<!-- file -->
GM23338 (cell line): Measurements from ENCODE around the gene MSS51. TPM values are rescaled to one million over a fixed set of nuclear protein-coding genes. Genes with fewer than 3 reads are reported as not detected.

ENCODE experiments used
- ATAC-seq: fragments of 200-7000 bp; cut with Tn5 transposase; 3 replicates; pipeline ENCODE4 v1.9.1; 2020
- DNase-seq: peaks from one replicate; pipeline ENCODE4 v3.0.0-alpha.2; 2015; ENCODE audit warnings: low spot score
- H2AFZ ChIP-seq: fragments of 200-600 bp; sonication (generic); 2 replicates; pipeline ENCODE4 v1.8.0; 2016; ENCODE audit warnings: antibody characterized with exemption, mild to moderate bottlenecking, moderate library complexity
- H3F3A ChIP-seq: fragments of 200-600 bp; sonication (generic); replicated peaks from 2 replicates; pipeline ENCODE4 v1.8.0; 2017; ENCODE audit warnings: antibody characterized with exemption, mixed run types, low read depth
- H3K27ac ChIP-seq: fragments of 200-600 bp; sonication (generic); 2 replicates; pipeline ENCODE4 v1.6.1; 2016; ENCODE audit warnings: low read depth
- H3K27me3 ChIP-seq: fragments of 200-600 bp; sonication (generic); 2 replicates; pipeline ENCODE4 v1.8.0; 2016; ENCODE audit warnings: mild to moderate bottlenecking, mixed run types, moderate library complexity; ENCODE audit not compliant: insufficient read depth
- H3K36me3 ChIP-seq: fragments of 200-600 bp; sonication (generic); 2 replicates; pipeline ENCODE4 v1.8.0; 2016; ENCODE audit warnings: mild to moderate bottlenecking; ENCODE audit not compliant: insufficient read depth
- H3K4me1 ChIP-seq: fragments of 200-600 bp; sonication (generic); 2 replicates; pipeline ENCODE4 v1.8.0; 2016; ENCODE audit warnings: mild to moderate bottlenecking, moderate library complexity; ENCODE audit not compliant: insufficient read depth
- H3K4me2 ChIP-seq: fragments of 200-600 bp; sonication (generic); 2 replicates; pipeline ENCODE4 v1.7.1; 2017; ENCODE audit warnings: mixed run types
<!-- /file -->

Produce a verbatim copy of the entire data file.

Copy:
GM23338 (cell line): Measurements from ENCODE around the gene MSS51. TPM values are rescaled to one million over a fixed set of nuclear protein-coding genes. Genes with fewer than 3 reads are reported as not detected.

ENCODE experiments used
- ATAC-seq: fragments of 200-7000 bp; cut with Tn5 transposase; 3 replicates; pipeline ENCODE4 v1.9.1; 2020
- DNase-seq: peaks from one replicate; pipeline ENCODE4 v3.0.0-alpha.2; 2015; ENCODE audit warnings: low spot score
- H2AFZ ChIP-seq: fragments of 200-600 bp; sonication (generic); 2 replicates; pipeline ENCODE4 v1.8.0; 2016; ENCODE audit warnings: antibody characterized with exemption, mild to moderate bottlenecking, moderate library complexity
- H3F3A ChIP-seq: fragments of 200-600 bp; sonication (generic); replicated peaks from 2 replicates; pipeline ENCODE4 v1.8.0; 2017; ENCODE audit warnings: antibody characterized with exemption, mixed run types, low read depth
- H3K27ac ChIP-seq: fragments of 200-600 bp; sonication (generic); 2 replicates; pipeline ENCODE4 v1.6.1; 2016; ENCODE audit warnings: low read depth
- H3K27me3 ChIP-seq: fragments of 200-600 bp; sonication (generic); 2 replicates; pipeline ENCODE4 v1.8.0; 2016; ENCODE audit warnings: mild to moderate bottlenecking, mixed run types, moderate library complexity; ENCODE audit not compliant: insufficient read depth
- H3K36me3 ChIP-seq: fragments of 200-600 bp; sonication (generic); 2 replicates; pipeline ENCODE4 v1.8.0; 2016; ENCODE audit warnings: mild to moderate bottlenecking; ENCODE audit not compliant: insufficient read depth
- H3K4me1 ChIP-seq: fragments of 200-600 bp; sonication (generic); 2 replicates; pipeline ENCODE4 v1.8.0; 2016; ENCODE audit warnings: mild to moderate bottlenecking, moderate library complexity; ENCODE audit not compliant: insufficient read depth
- H3K4me2 ChIP-seq: fragments of 200-600 bp; sonication (generic); 2 replicates; pipeline ENCODE4 v1.7.1; 2017; ENCODE audit warnings: mixed run types